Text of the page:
Tuesday, 31 May 2016

At Long Last

BT has been this afternoon and we are back to normal - the very nice young man who came to finish off the repairs put us a new connection box in, smartened up a lot of useless wires and had us up and running in about two hours.   What a long job it has been.   Three weeks - two with only intermittent connection and then the last week with no connection.

To those of you who said they would have complained, gone mad, died of frustration and the like - I can only say that I learned long ago that to be like that just makes the situation worse.   I have niggled a bit about it, but knew it would get done finally.

So, to today.

Finally Spring is beginning to arrive up here in the Yorkshire Dales.   Yes, I know it is only a few weeks to the beginning of Summer (or tomorrow if you take notice of modern thinking), but things always take their time up here, particularly when it has been so very cold, with only the odd warm day thrown in here and there (last Saturday for example).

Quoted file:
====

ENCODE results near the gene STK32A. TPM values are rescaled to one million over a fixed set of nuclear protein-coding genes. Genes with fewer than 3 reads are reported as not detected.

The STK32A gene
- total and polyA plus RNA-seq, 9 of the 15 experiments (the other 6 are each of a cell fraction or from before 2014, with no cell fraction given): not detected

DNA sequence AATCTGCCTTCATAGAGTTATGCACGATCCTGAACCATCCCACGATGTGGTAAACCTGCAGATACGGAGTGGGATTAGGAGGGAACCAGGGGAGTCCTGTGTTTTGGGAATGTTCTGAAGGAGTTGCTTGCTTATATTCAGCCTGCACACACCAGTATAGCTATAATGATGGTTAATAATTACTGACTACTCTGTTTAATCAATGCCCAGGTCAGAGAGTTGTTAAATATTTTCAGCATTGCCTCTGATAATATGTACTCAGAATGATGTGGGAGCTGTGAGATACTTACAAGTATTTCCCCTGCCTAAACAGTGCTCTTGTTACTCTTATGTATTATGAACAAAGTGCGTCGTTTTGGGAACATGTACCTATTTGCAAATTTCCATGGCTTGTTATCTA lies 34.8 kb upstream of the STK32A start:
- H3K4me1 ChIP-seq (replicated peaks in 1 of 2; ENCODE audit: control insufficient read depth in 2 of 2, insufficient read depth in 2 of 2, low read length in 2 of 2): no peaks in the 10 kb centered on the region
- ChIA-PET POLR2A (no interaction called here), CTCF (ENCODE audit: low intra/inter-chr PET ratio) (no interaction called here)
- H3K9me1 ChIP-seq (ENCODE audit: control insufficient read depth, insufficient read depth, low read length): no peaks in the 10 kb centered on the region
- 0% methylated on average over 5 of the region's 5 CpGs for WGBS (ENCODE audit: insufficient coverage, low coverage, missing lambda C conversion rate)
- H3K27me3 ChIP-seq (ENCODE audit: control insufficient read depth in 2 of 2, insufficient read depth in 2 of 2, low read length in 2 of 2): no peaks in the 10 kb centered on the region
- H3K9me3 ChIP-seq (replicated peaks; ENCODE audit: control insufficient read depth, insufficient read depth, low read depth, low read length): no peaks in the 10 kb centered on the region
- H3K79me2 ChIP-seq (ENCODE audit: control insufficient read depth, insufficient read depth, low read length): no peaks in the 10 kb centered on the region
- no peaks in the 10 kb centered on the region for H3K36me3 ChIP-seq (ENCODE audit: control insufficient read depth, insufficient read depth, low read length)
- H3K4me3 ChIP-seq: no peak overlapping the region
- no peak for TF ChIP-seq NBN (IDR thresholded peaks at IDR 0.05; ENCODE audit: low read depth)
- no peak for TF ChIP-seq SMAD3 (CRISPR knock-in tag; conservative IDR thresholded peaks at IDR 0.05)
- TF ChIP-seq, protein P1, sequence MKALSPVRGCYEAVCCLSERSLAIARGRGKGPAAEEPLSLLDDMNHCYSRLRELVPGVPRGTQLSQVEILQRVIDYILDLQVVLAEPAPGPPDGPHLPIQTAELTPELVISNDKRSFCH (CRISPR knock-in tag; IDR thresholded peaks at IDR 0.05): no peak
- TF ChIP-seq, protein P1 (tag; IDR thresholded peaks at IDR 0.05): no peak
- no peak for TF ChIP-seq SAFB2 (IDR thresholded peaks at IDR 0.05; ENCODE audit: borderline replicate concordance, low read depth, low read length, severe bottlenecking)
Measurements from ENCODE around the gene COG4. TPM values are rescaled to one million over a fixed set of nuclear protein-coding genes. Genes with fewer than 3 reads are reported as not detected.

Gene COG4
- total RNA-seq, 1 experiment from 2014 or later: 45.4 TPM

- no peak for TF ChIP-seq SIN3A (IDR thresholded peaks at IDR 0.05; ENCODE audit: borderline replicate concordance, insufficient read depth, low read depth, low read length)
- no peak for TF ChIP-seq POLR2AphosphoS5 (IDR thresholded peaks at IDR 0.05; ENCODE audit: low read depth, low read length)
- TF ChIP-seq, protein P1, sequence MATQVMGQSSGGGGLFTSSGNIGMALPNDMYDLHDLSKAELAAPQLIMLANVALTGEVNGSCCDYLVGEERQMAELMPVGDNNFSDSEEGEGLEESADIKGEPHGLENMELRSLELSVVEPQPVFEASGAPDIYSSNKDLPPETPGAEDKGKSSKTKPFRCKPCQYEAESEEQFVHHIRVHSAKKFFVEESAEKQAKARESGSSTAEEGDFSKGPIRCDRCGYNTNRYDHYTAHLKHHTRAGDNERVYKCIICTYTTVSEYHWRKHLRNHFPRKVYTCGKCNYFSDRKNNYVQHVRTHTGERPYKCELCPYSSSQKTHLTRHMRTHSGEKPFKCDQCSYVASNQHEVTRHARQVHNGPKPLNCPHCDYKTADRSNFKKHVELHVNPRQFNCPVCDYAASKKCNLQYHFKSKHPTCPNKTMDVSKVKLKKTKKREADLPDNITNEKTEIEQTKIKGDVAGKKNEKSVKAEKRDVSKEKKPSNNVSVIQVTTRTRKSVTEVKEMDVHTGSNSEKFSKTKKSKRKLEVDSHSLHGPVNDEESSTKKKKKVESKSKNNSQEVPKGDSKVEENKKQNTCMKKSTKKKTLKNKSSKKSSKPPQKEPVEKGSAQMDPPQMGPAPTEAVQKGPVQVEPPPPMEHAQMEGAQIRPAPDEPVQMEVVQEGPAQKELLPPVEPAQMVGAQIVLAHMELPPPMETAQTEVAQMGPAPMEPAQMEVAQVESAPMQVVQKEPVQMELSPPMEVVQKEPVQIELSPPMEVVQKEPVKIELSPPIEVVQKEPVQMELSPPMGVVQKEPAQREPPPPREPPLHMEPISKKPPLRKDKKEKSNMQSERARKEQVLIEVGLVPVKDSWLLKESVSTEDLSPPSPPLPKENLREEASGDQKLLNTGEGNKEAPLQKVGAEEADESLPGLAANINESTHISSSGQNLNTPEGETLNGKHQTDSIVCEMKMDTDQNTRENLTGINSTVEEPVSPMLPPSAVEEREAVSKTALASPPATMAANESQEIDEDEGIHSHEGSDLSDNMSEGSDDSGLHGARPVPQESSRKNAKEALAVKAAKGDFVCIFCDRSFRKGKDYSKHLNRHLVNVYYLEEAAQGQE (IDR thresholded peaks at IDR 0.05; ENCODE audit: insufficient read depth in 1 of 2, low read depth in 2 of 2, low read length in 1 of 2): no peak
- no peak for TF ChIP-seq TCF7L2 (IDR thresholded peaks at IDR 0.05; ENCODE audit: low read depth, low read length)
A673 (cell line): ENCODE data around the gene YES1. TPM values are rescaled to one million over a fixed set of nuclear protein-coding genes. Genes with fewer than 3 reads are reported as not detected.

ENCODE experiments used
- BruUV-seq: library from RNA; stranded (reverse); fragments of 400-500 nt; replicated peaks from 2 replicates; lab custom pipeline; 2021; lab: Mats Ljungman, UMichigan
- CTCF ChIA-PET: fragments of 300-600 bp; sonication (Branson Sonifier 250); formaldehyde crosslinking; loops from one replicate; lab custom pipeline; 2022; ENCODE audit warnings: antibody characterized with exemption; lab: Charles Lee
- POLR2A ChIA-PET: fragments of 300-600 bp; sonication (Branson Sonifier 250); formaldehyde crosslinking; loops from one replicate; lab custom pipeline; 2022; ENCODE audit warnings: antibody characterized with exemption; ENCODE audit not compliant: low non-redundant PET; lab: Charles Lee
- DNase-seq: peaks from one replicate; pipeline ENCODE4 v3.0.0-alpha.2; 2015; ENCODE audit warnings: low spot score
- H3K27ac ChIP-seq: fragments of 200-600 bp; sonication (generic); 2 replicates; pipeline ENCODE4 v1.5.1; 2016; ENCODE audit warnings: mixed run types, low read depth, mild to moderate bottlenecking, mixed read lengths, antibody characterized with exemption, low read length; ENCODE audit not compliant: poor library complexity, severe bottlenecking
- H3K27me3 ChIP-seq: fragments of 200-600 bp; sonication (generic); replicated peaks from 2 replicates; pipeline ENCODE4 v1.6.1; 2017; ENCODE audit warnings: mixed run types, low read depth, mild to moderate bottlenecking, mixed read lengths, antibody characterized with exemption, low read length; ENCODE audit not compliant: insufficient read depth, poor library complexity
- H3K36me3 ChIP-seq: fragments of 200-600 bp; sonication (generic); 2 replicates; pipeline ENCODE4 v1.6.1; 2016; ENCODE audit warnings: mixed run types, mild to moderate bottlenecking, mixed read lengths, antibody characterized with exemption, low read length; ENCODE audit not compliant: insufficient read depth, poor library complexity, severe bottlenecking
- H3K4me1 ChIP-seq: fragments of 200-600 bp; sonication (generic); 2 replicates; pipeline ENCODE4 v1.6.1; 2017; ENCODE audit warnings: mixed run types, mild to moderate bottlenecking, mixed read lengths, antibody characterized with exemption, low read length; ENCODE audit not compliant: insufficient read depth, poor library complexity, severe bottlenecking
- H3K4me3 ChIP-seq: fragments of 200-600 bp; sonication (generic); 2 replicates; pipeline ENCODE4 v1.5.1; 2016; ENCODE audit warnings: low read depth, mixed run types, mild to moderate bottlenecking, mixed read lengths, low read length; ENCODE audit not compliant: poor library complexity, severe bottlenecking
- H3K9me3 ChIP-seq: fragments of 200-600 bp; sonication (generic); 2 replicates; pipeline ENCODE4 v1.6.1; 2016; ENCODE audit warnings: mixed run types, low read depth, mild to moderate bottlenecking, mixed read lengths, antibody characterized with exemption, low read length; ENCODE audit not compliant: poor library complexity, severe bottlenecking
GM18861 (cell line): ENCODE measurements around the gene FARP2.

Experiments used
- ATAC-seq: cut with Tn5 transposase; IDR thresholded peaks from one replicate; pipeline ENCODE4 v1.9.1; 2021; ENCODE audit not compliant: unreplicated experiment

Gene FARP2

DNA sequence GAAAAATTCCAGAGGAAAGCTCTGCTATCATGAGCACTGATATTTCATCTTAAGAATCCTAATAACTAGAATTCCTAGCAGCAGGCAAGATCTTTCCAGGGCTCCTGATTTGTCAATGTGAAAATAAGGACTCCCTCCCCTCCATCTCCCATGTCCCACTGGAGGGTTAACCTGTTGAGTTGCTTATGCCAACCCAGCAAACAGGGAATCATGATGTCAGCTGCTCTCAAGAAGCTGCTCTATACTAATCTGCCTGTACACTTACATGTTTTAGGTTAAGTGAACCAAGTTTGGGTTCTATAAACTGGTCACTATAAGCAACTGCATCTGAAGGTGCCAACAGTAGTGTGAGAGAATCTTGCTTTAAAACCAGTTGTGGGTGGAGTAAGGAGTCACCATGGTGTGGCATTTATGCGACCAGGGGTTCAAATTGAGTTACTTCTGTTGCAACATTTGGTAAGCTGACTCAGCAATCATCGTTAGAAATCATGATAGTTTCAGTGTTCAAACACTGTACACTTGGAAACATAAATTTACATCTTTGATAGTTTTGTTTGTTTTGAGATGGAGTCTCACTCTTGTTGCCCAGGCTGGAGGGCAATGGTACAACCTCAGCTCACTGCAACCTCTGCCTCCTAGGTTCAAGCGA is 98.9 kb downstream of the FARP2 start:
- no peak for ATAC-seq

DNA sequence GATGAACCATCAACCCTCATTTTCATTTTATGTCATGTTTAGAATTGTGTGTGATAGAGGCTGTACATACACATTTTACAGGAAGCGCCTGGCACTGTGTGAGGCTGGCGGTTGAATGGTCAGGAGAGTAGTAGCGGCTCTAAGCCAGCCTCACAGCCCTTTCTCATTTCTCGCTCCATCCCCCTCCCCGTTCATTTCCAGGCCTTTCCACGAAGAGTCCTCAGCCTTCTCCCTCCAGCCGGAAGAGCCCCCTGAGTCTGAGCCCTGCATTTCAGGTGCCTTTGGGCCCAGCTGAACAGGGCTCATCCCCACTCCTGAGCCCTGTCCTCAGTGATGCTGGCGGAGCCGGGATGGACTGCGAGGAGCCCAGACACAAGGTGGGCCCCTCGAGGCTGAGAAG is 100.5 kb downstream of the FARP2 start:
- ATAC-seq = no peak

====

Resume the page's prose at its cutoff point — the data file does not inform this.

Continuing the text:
The dandelions have finished and the buttercups are beginning to carpet the fields, the roadside verges are alive with cow parsley, pink campion and stitchwort.   All the hawthorn trees are thick with May blossom and the crab apple trees with apple blossom.

And the birds are now frantically rushing back and forth feeding their young.   Today a family of young house sparrows, who were reared in one of our bird boxes, are lined up in a row on a low branch of the tree outside the kitchen window so that mum and dad can easily feed them from the fat balls hanging from the bird table.

Blackbirds and blue tits are in and out of their nests in the front garden, obviously feeding young.  House martins are smartening up their nests under the eaves of our farmhouse.